What Breast Cancer Patients Should Know About FDA’s New Breast Implant Safety Rules
There are now new breast implant safety requirements from the FDA. Beginning in October 2021, all implant boxes must now come with a warning label informing patients of the potential risk of Breast Implant-Associated Anaplastic Large Cell Lymphoma (BIA-ALCL). The warning also addresses other possible side effects of breast implants as well including chronic memory issues, joint pain, and fatigue. The new FDA regulations also mandate that implant manufacturers can only sell their products to health providers who agree to discuss potential risks with patients before surgery.
These new safety regulations are an excellent way to ensure patients are made aware of all the facts surrounding breast implant surgery. These guidelines fall in line with PRMA’s shared decision-making mission. Educating patients on all their options for breast reconstruction or cosmetic surgery is what we do every day.
Why are the new breast implant safety rules important?
So many patients come to PRMA thinking breast implants are the only breast reconstruction option available following breast cancer surgery. This is not the case. Patients have a wide range of breast reconstruction choices. These include using your own tissue (example: DIEP flap), implants, and going flat (or opting for no reconstruction.) When discussing with patients their options, our conversations include reviewing all possible risks associated with each surgery choice. When patients are fully educated on all their options, they are better equipped to make a fully-informed surgery choice that best fits their needs.
Do these new FDA guidelines mean breast implants are not safe?
Although the FDA implementing these new breast implant safety rules may seem like implants are unsafe for breast cancer patients—this is untrue. Breast implants are still considered a safe option for patients seeking reconstruction after cancer. As with ANY surgery, there are some risks. This new safety guideline is strictly focused on education patients of the small risks associated with implants. For example, textured implants have been associated with a very small risk (1 in 3,000 to up to 1 in 30,000) of BIA-ALCL. So far, these cases have only been associated with textured implants and not smooth implants.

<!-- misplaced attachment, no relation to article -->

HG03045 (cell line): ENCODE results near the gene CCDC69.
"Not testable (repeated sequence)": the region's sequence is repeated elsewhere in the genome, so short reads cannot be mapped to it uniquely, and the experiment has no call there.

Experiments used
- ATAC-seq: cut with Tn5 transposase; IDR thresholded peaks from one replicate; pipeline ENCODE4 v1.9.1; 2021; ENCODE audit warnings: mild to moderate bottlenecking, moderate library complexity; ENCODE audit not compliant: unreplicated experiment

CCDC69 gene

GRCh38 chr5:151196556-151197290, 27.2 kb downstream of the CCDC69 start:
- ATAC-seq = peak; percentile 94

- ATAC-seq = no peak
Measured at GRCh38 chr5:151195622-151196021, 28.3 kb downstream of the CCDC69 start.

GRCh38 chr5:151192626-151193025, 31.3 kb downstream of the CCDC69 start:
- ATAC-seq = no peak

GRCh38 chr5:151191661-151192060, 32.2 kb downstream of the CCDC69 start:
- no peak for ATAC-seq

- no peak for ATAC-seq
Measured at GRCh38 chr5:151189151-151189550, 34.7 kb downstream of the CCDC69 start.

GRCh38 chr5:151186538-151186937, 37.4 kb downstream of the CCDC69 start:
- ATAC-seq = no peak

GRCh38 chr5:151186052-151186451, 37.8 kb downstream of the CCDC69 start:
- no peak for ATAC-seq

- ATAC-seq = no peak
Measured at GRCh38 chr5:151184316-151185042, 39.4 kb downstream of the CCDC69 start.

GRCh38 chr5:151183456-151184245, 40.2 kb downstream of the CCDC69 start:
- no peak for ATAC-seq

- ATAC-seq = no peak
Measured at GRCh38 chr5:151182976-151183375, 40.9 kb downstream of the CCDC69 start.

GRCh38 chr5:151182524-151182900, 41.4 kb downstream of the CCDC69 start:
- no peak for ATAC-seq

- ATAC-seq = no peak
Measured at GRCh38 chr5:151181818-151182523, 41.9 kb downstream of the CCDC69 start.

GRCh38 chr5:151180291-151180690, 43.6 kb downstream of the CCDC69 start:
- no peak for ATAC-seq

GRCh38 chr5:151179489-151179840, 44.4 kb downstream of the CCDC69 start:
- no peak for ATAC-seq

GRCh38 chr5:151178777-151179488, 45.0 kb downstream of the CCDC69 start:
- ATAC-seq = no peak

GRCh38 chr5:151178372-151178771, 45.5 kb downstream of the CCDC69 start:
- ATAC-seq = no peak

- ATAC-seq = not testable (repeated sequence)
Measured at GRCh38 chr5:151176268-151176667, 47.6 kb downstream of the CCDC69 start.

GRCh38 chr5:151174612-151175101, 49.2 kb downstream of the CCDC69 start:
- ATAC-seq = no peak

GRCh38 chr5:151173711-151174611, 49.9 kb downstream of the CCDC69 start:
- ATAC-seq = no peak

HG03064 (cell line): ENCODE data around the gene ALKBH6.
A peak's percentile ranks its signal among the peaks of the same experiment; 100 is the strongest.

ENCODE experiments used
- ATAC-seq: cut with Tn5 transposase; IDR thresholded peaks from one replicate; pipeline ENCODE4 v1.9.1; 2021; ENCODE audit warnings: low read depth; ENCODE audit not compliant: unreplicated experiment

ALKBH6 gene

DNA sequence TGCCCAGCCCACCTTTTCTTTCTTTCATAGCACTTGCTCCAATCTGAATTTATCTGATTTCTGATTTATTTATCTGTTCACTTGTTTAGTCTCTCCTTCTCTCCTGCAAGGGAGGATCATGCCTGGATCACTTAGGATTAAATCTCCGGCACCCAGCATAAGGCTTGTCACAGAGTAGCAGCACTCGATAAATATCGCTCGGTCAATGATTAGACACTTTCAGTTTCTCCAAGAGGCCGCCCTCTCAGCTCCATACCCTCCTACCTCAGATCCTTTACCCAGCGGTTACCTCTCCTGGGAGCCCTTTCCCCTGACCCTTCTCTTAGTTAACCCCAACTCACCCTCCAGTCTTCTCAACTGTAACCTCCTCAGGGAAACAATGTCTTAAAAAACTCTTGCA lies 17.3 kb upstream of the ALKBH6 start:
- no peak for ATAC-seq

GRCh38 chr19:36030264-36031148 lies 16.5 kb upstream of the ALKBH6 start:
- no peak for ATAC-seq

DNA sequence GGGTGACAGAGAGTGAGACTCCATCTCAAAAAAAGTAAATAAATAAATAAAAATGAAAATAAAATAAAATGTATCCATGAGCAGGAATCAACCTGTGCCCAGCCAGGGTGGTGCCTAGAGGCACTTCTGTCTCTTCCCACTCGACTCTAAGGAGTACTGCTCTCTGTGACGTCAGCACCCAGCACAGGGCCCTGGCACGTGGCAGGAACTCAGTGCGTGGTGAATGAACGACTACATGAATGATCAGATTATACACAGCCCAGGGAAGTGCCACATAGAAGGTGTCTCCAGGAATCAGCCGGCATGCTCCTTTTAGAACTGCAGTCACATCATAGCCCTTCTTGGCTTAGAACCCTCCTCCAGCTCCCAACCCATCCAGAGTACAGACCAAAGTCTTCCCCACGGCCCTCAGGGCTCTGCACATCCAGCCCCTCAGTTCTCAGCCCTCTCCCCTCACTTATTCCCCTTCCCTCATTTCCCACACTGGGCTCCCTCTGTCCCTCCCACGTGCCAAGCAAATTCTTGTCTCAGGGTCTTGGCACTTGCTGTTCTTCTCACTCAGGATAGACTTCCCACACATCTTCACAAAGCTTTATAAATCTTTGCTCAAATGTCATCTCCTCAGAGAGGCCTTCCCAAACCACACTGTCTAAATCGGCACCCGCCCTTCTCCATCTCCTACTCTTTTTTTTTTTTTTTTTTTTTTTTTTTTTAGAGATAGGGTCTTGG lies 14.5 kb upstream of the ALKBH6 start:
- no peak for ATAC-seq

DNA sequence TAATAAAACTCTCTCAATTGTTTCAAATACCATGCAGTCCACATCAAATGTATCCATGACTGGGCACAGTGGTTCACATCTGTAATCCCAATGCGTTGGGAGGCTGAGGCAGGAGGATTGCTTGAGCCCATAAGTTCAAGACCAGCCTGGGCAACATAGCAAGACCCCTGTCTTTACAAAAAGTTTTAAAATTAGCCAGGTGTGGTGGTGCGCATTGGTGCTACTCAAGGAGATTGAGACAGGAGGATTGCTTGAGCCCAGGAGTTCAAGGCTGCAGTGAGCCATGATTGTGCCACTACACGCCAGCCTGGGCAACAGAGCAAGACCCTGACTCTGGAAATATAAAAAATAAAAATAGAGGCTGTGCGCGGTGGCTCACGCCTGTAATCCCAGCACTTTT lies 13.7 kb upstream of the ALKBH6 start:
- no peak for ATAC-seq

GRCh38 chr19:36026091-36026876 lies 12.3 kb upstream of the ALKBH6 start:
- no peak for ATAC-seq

Is breast reconstruction with implants a good option?
Implant breast reconstruction is still considered a good option for many breast cancer patients. The procedure is typically performed in two stages. In the first stage, a tissue expander is placed. This can be performed at the time of a mastectomy, or anytime later. Patients will then follow up with their surgeon in an office setting for “fill” appointments. The tissue expanders are filled slowly overtime in the office to help stretch the overlying skin until the desired breast size is reached. Once the desired breast size is reached, the second stage of surgery is performed. This surgery consists of removing the tissue expander and replacing the expander with a permanent implant (either saline or silicone). Both surgeries can be performed in an outpatient setting but may require an overnight stay depending on the patient and surgeon’s desires.
In some circumstances, tissue expanders can be avoided, and the permeant implant can be placed at the time of mastectomy. This is referred to as “Direct to Implant” reconstruction and is typically performed in a prophylactic mastectomy setting.
Although implant surgery is typically associated with faster healing time compared to other options, this is not always the case. Implants do pose a slightly higher risk of complications—especially following radiation treatments for breast cancer. Additionally, unlike options like the DIEP flap or going flat, implants are not permeant. Most often, implants will need to be replaced at least once in a patient’s lifetime.
At PRMA we firmly believe every patient should be empowered to make their own choices regarding breast reconstruction after being fully informed of ALL options and the pros and cons of each. We appreciate the FDA creating this new set of safety guidelines for breast implants to ensure patients are fully informed.